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Duke Menaphon, your most renowned uncle.
Adr. Which of you two did dine with me to-day?
And are not you my husband ? Ant. E. No, I say nay to that.
Ant. S. And so do I, yet did she call me so;
Ang. That is the chain, sir, which you had of me.
Adr. I sent you money, sir, to be your bail,
Dro. E. No, none by me.
Ant. S. This purse of ducats I receiv'd from you,
father here. Duke. It shall not need, thy father hath his life. Cour. Sir, I must have that diamond from you. Ant. E. There, take it; and much thanks for my
good cheer. Abb. Renowned duke, vouchsafe to take the pains To go with us into the abbey here, And hear at large discoursed all our fortunes :And all that are assembled in this place,
That by this sympathized one day's error
Merchant, ANGELO, and Attendants.
[Ereunt ANTIPHOLUS S. and E. ADR.
Will you walk in to see their gossiping ?
Dro. S. Not I, sir; you are my elder.
Dro. S. We will draw cuts for the senior: till then, lead thou first.
Dro. E. Nay, then thus : We came into the world, like brother and brother: And now let's go hand in hand, not one before another.
On a careful revision of the foregoing scenes, I do not hesitate to pronounce them the composition of two very unequal writers. Shakspeare had undoubtedly a share in them; but that the entire play was no work of his, is an opinion which (as Benedict says) "fire cannot melt out of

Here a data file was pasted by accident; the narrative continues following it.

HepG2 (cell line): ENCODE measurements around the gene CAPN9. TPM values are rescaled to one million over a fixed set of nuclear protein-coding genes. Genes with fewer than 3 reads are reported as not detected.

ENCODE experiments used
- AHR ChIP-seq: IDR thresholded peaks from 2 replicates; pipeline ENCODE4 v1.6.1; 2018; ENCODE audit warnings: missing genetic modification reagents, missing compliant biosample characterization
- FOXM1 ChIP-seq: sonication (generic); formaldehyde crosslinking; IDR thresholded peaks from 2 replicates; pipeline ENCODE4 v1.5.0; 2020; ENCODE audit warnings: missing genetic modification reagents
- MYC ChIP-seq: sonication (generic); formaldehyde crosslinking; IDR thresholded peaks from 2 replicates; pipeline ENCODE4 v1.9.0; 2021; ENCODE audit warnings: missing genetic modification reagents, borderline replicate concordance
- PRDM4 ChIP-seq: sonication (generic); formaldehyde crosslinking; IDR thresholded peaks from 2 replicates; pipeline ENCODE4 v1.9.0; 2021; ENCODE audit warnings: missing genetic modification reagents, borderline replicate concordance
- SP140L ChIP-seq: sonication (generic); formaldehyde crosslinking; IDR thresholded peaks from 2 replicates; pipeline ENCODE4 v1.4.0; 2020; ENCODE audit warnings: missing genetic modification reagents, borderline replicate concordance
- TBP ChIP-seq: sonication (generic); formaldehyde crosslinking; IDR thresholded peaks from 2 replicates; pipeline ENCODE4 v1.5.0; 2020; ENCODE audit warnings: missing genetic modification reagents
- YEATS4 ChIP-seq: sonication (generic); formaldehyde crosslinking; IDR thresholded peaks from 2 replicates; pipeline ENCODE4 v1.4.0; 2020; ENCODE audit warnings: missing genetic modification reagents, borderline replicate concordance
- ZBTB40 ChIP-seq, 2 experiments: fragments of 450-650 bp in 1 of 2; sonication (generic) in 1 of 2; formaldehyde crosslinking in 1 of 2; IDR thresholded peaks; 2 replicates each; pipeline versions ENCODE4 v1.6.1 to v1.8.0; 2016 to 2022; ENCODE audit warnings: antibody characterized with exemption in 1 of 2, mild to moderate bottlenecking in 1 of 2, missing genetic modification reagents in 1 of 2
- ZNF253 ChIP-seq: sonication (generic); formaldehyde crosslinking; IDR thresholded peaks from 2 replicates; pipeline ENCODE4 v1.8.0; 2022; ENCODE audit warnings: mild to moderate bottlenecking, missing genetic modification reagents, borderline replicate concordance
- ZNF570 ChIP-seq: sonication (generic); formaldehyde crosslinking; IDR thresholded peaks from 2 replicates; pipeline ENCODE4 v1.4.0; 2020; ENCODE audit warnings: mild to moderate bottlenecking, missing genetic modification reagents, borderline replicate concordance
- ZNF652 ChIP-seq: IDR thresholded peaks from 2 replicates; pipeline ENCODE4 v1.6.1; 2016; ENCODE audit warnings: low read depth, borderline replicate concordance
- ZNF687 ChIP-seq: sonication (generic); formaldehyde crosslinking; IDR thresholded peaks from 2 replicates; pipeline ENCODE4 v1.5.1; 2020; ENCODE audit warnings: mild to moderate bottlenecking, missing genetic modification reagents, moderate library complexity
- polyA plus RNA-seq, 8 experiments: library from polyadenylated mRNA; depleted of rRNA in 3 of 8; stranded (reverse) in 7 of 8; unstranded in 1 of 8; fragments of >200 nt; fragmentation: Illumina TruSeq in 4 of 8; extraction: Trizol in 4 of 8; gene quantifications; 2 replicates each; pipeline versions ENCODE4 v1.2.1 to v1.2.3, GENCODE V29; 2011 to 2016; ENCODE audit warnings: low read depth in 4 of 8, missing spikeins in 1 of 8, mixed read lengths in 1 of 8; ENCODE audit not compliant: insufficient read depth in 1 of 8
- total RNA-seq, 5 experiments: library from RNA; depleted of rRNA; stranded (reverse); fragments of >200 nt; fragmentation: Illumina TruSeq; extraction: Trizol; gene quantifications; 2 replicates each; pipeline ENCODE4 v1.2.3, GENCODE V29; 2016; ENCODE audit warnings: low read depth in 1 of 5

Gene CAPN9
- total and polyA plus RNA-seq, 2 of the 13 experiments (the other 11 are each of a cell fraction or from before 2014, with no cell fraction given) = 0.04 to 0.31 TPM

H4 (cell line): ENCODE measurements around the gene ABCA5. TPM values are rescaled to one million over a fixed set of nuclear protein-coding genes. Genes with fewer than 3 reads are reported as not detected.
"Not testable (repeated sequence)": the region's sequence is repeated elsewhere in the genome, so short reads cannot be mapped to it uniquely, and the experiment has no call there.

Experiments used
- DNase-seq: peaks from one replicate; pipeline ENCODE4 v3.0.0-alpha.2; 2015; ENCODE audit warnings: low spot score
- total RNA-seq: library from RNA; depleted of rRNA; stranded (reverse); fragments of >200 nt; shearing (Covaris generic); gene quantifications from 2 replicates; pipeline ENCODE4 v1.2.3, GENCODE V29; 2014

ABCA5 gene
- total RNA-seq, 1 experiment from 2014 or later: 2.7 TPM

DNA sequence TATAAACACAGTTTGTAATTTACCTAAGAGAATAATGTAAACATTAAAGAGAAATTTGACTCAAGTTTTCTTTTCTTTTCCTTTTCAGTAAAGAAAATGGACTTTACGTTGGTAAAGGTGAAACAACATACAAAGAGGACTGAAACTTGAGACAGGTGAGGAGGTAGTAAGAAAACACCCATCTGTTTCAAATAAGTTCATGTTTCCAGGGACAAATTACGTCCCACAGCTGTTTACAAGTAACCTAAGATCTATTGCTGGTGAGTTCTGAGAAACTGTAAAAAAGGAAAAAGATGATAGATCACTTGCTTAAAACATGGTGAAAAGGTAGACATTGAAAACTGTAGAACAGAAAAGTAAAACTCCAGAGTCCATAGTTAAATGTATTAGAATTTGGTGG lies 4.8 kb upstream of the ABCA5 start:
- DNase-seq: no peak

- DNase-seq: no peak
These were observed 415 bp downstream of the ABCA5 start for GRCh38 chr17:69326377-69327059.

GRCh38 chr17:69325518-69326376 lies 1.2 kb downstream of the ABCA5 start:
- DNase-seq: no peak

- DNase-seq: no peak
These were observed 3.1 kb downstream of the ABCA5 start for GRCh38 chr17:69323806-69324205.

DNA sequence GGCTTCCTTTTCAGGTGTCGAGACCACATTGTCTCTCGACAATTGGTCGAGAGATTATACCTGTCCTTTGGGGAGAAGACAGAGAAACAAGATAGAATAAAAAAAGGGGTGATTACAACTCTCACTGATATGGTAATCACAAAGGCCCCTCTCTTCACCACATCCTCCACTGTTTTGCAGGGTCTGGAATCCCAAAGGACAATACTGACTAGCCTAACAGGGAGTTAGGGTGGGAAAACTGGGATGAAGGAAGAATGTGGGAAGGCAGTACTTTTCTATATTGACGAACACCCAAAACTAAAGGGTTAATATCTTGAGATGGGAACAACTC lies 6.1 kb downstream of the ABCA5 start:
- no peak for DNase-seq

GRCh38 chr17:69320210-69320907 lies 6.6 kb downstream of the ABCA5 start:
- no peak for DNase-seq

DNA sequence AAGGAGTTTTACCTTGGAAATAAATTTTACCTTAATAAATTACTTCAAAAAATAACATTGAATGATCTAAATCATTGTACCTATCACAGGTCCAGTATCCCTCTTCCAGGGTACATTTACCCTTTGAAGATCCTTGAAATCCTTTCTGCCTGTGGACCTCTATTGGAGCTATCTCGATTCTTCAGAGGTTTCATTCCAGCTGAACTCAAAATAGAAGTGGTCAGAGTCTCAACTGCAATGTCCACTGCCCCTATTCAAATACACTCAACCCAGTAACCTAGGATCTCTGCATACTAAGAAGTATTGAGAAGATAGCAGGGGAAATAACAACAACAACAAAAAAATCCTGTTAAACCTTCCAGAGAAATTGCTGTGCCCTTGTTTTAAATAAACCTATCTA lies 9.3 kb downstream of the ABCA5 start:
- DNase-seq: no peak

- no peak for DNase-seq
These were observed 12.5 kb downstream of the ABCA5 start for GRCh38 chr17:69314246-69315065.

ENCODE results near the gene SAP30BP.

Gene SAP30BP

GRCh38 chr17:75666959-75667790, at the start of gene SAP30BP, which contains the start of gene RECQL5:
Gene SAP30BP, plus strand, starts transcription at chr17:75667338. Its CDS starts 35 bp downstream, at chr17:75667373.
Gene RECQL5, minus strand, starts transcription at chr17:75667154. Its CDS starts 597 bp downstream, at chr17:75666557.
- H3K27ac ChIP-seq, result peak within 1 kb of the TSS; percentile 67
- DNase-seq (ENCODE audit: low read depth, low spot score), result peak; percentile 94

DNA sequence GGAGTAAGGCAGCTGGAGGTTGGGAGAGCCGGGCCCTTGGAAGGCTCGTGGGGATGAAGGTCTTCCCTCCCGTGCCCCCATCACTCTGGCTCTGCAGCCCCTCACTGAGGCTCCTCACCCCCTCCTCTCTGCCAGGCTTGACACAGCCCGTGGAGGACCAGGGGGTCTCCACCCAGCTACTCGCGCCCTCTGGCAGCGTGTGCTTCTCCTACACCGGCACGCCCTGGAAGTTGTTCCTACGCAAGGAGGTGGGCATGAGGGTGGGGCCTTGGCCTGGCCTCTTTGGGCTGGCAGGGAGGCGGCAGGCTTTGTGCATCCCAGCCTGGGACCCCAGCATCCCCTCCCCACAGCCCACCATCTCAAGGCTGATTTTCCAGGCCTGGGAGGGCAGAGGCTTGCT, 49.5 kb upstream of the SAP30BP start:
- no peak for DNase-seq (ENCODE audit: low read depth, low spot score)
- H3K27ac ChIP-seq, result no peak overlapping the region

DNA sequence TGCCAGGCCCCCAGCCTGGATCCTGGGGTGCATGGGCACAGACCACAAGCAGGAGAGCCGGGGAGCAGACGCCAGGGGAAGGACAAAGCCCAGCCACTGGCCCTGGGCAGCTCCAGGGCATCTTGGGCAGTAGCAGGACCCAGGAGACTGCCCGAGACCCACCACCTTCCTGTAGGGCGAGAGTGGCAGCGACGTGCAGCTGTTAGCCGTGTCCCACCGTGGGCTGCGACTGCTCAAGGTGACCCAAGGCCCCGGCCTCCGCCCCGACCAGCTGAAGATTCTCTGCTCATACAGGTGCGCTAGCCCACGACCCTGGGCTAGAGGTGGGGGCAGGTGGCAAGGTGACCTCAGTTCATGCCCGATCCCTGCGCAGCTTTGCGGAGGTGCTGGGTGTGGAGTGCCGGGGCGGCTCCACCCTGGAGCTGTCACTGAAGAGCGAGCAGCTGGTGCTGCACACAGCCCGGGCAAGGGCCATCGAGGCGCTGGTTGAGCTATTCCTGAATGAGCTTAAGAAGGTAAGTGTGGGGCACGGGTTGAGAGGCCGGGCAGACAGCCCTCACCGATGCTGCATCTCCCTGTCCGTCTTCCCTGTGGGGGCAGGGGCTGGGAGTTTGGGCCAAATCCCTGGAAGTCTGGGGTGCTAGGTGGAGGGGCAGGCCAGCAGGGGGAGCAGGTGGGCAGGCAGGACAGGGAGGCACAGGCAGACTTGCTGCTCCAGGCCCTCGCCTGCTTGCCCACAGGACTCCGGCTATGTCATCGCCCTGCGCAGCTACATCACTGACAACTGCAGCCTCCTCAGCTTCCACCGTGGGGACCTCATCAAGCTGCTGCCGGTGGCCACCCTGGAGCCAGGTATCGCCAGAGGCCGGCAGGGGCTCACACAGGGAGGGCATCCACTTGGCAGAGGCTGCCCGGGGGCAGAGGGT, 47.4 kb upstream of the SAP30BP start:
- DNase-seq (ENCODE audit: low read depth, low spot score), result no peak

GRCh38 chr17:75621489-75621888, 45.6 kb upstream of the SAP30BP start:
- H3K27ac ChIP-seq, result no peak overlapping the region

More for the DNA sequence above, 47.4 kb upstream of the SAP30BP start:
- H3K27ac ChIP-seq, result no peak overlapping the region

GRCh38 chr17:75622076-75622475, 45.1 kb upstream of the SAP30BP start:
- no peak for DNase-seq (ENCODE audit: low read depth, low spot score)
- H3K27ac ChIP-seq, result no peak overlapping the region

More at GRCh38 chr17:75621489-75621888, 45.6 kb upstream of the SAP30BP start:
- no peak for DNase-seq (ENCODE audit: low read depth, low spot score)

I will die in it at the stake.” Thus as we are informed by Aulus Gellius, Lib. III. Cap. 3. some plays were absolutely ascribed to Plautus, which in truth had only been (retractata et expolita) retouched and polished by him.
In this comedy we find more intricacy of plot than distinction of character; and our attention is less forcibly engaged, because we can guess in great measure how the denoue. ment will be brought about. Yet the subject appears to have been reluctantly dismissed, even in this last and unnecessary scene, where the same mistakes are continued, till the power of affording entertainment is entirely lost.